While social media share buttons on a website does not impact search engine rankings, it provides the potential of free promotion (Crowe, 2016). Millennial shoppers are twice as likely to buy a product that was personally shared on social media (Crowe, 2016). Similarly, while product videos will not directly impact search engine rankings, it will increase engagement and time on-site, which increased the chances of a product page ranking higher (Crowe, 2016). About 73% of consumers are more likely to buy a product or sign up for a service after watching a branded video that explains the product, and 52% of consumers say watching videos makes them more confident about a purchase (Crowe, 2016).
Videos also give ecommerce websites the opportunity to differentiate themselves from the competition (Crowe, 2016) and improve visitor engagement, which can be tracked in Google Analytics. Videos are one of several ways to keep potential customers surfing an ecommerce website. Zappos’ embeds a video right at the top of its website to keep customers on the page (Zappos, n.d.).
Keeping users on a website longer increases the consumer’s likelihood of buying something and increases the likelihood the consumer will remember and trust the brand/company (Mohrman, 2017). A poorly designed website can cause the time spent on-page to be low and the bounce rate to be high (The Daily Egg, 2020), therefore user experience is important for ecommerce websites. Increasing visitors’ time spent on a website means optimizing a website’s design and content (The Daily Egg, 2020).
For example, the website should have intuitive navigation, easily scanned pages, links set to open in new tabs, valuable original content, and include calls to action on every page (Mohrman, 2017). The Daily Egg (2020) makes the point that most pages are scanned by visitors instead of being read in their entirety, which makes the words not always as important as the format and visuals. Better content, such as graphics, videos, and photos can increase a consumer’s duration on the page (The Daily Egg, 2020).
Finally, ecommerce websites that want to improve on-site SEO must ensure that product pages have a key-word rich, simple, and unique structure (Crowe, 2016). Guidelines for page URL include using lower case letters, using hyphens instead of spaces or underscores, and removing special characters (Crowe, 2016). While search engines do have the ability to remove special characters in an URL, a consumer viewing a complicated URL may lose confidence in purchasing from that website and move on (Crowe, 2016). The goal with a simple URL is to improve user experience and increase search result rankings that way (Crowe, 2016). This is another area where Zappos has room for improvement, as the first screenshot shared has a URL of http://www.zappos.com/p/brooks-canopy-jacket-fluoro-pink/product/9388826/color/217603, which is descriptive but also has many superfluous numbers (Zappos, n.d.).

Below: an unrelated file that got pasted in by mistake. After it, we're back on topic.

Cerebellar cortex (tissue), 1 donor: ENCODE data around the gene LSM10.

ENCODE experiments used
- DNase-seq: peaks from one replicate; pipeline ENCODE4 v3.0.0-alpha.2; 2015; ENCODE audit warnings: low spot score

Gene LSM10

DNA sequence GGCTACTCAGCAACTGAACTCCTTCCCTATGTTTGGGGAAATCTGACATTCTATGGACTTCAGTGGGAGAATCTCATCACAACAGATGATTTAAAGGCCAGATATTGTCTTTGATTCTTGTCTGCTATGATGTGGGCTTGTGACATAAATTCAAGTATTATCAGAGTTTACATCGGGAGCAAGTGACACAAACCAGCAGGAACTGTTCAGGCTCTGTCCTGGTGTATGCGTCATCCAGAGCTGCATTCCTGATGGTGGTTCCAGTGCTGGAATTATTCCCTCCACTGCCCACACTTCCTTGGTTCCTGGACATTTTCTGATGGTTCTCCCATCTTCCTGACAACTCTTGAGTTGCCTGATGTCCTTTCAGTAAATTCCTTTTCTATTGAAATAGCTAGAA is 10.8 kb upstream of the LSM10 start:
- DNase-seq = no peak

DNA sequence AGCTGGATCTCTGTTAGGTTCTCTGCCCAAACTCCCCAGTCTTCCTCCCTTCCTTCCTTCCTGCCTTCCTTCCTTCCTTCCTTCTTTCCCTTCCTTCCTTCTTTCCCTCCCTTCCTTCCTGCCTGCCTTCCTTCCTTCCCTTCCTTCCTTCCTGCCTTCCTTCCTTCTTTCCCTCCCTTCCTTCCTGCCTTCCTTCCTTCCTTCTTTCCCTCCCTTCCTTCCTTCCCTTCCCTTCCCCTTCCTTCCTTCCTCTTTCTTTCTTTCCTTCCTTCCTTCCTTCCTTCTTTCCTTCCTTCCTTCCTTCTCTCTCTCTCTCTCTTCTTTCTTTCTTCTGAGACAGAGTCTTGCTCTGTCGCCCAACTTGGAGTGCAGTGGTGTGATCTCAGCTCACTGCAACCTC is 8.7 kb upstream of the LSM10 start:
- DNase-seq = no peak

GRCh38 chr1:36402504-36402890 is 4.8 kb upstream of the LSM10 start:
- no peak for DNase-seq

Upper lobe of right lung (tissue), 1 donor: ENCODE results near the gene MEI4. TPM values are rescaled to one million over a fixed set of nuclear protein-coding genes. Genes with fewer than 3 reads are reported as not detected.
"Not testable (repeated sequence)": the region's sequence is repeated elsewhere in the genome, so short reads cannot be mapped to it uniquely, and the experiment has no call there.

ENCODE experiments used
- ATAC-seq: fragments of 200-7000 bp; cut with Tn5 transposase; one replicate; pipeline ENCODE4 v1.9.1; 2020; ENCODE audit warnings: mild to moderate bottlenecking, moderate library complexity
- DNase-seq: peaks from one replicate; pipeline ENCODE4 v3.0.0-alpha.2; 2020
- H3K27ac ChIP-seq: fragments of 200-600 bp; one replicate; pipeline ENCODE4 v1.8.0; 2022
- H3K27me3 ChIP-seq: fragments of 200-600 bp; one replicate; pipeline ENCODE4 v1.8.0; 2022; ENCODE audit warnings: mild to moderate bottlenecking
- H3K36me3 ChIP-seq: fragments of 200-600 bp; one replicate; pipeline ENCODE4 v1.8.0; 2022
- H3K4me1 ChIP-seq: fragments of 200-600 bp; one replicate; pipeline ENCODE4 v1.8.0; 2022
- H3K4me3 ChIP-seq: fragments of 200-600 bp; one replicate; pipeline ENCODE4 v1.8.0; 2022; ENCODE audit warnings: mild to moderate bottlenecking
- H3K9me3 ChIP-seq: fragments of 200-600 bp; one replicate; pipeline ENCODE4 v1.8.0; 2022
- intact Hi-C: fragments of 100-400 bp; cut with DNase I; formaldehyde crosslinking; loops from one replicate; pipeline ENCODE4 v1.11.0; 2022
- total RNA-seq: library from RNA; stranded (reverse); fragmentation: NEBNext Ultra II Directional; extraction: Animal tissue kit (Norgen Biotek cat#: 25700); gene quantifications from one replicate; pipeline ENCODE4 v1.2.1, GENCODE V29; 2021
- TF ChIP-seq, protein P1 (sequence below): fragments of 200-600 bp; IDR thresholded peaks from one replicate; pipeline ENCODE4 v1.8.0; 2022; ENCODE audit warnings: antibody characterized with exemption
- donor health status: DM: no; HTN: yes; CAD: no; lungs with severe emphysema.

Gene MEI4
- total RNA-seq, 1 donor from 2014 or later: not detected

Crowe, A. (2016, May 10). SEO for Ecommerce Websites: A Step-By-Step Guide. Retrieved from: https://www.searchenginejournal.com/seo-guide-to-ecommerce/162353/
Google Search. (2021, March 1). Zappos. Retrieved from: https://www.google.com
Kalyadina, M. (2020, May 27). The Definitive Guide to Ecommerce SEO for 2021. Retrieved from: https://www.semrush.com/blog/ecommerce-seo/
Mohrman, E. (2017, November 8). 12 Ways to Keep Users on Your Website Longer. Retrieved from: https://www.create180design.com/12-ways-to-keep-users-on-your-website-longer/
Patel, N. (n.d.) How to Drive More Traffic Using Google Image Search. Retrieved from: https://neilpatel.com/blog/drive-traffic-using-google-image-search/
Tietbohl, M. (2021). Week 5 Lesson: SEO – On-page Optimization and Technical SEO, Introduction to SEMrush [Online]. Retrieved from https://ecampus.wvu.edu/webapps/blackboard/execute/displayLearningUnit?course_id=_155927_1&content_id=_7582547_1&framesetWrapped=true
The Daily Egg. (2020, May 14). The 15 Second Rule: 3 Reasons Why Users Leave a Website. Retrieved from: https://www.crazyegg.com/blog/why-users-leave-a-website/
Zappos. (n.d.) Running Shoes + Free Shipping | Zappos.com. Retrieved from: https://www.zappos.com